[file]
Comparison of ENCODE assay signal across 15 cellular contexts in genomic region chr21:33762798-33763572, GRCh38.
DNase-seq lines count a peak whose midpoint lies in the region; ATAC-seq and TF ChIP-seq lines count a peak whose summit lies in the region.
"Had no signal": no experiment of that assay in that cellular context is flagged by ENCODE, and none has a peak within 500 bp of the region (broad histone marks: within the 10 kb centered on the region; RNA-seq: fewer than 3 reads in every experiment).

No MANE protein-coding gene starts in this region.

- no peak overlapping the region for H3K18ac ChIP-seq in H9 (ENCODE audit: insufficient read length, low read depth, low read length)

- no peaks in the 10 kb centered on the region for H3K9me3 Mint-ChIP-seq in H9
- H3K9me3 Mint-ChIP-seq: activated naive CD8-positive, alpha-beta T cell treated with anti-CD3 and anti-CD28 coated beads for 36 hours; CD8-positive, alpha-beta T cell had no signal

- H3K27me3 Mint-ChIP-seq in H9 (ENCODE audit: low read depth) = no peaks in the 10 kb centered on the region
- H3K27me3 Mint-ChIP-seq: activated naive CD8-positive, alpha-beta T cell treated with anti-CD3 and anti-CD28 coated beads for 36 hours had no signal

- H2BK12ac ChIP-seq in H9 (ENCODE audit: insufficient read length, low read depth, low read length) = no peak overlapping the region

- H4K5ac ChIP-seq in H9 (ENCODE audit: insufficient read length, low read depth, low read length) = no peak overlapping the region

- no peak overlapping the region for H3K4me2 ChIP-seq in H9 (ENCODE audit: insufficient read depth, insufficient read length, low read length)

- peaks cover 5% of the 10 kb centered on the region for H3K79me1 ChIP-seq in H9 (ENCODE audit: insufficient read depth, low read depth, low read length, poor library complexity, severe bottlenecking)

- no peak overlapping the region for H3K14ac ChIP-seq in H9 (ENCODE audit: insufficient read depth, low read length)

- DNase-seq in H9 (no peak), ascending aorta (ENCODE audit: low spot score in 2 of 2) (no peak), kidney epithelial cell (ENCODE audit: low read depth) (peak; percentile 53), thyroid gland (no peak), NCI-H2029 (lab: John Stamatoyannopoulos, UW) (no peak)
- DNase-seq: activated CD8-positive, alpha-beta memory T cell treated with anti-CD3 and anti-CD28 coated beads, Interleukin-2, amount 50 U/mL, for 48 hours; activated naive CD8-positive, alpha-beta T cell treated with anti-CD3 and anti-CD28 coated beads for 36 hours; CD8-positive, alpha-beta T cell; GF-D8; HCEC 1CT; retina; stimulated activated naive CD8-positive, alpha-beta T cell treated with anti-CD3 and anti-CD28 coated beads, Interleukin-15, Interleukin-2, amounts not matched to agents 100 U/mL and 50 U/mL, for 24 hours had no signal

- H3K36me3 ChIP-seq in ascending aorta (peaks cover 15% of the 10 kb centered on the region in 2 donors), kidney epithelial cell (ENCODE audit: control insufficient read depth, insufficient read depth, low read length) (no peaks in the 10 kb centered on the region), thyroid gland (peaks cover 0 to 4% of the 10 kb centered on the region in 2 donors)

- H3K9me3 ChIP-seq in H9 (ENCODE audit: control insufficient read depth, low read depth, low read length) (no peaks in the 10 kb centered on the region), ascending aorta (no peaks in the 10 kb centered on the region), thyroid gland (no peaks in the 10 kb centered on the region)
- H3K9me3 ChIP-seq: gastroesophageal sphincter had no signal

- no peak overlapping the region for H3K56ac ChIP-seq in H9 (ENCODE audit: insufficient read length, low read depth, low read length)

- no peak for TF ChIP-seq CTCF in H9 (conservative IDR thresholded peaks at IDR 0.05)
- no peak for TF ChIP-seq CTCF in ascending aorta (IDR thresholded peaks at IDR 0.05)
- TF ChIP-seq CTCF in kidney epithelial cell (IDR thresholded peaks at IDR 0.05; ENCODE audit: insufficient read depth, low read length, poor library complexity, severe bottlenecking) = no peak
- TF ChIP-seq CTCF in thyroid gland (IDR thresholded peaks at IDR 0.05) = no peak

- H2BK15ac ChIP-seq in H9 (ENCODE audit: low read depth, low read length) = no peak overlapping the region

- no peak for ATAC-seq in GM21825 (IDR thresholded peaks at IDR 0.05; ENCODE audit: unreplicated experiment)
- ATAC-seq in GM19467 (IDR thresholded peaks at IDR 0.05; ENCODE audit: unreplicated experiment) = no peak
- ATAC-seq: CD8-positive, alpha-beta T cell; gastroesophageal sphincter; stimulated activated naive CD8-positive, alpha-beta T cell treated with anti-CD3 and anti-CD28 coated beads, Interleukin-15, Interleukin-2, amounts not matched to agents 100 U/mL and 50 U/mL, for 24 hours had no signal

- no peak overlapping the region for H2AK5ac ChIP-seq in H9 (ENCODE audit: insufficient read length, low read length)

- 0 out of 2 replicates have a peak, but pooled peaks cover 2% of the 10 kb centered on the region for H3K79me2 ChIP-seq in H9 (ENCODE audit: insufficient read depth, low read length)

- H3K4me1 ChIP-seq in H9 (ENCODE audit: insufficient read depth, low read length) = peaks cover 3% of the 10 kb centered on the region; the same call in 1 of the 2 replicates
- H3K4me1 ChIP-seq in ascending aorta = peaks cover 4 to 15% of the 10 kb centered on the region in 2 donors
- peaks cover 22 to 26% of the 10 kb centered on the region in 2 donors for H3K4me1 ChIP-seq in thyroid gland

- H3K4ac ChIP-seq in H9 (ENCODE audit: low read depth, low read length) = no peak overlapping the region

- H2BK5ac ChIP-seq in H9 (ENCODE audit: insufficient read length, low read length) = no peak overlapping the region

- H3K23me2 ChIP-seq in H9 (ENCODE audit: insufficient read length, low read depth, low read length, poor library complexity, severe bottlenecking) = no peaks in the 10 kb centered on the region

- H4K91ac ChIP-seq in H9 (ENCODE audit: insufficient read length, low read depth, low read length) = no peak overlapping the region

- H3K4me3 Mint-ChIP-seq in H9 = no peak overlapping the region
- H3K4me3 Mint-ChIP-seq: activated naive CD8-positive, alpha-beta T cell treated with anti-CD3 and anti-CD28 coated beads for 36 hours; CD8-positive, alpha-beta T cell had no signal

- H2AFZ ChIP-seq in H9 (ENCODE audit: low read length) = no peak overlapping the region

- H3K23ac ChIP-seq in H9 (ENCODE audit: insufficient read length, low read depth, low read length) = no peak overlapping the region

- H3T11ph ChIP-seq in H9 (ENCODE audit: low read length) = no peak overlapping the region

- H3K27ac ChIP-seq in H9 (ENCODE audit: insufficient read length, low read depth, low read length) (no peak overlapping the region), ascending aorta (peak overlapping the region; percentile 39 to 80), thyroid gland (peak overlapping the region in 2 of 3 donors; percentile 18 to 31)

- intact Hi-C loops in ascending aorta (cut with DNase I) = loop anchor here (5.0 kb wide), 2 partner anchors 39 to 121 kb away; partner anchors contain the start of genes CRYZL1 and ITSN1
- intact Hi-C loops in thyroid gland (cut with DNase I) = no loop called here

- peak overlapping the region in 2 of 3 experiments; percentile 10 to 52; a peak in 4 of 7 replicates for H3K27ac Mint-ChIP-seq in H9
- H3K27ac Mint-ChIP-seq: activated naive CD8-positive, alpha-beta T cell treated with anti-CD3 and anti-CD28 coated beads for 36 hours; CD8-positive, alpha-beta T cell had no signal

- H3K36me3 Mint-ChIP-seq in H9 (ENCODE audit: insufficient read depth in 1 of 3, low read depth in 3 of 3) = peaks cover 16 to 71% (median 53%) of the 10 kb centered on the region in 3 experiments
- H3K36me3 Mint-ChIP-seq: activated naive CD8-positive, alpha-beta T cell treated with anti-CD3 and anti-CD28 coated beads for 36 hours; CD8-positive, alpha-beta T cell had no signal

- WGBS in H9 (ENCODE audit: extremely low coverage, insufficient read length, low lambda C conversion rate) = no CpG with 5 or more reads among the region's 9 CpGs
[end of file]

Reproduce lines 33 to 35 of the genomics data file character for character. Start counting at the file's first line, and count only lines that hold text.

- peaks cover 22 to 26% of the 10 kb centered on the region in 2 donors for H3K4me1 ChIP-seq in thyroid gland

- H3K4ac ChIP-seq in H9 (ENCODE audit: low read depth, low read length) = no peak overlapping the region

- H2BK5ac ChIP-seq in H9 (ENCODE audit: insufficient read length, low read length) = no peak overlapping the region